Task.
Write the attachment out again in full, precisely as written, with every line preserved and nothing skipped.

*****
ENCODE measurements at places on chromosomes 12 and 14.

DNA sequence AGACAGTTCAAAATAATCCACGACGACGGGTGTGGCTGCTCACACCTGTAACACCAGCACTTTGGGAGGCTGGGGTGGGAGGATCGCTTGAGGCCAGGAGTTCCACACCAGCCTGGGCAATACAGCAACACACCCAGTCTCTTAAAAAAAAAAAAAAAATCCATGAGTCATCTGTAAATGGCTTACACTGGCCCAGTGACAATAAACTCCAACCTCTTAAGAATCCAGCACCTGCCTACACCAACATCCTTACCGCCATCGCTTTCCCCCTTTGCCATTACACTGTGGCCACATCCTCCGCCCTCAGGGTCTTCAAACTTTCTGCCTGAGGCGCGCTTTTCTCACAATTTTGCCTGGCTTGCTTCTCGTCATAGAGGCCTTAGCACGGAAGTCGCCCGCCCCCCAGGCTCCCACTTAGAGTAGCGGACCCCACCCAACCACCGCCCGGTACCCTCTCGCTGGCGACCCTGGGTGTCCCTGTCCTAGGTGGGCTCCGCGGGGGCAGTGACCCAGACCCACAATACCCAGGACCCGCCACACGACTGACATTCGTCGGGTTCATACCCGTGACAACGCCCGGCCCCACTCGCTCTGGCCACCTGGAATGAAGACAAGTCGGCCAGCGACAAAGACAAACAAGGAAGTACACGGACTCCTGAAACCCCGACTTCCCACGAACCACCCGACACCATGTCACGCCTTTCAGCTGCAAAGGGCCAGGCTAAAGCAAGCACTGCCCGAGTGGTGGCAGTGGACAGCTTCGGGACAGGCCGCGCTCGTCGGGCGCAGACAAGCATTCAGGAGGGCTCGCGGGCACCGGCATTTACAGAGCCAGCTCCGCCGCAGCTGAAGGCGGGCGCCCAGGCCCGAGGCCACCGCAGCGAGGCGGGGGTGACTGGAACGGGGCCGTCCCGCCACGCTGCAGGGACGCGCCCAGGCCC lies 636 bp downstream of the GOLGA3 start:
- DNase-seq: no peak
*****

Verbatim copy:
ENCODE measurements at places on chromosomes 12 and 14.

DNA sequence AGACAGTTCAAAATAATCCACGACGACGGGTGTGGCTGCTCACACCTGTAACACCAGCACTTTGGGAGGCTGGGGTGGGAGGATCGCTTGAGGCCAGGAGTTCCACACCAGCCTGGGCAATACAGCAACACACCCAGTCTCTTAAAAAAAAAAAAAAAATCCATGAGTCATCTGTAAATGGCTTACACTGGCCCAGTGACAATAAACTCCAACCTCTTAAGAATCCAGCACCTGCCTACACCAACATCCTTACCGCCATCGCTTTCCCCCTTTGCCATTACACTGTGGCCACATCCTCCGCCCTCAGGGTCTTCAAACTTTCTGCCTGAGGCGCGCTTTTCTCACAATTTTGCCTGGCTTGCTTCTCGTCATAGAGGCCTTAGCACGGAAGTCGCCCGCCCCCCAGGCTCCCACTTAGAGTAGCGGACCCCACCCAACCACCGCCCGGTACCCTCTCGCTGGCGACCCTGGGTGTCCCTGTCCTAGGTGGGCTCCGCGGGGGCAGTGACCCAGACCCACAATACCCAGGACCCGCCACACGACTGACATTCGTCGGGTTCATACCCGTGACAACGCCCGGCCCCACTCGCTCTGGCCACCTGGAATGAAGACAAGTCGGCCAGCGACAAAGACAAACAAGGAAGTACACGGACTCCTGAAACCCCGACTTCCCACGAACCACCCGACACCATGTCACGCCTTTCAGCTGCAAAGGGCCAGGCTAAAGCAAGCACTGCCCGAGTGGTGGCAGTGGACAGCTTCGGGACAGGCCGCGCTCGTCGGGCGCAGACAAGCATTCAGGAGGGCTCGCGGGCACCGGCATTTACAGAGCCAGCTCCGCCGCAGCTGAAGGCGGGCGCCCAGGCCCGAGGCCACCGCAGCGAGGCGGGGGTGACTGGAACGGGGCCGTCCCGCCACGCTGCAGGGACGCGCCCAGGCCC lies 636 bp downstream of the GOLGA3 start:
- DNase-seq: no peak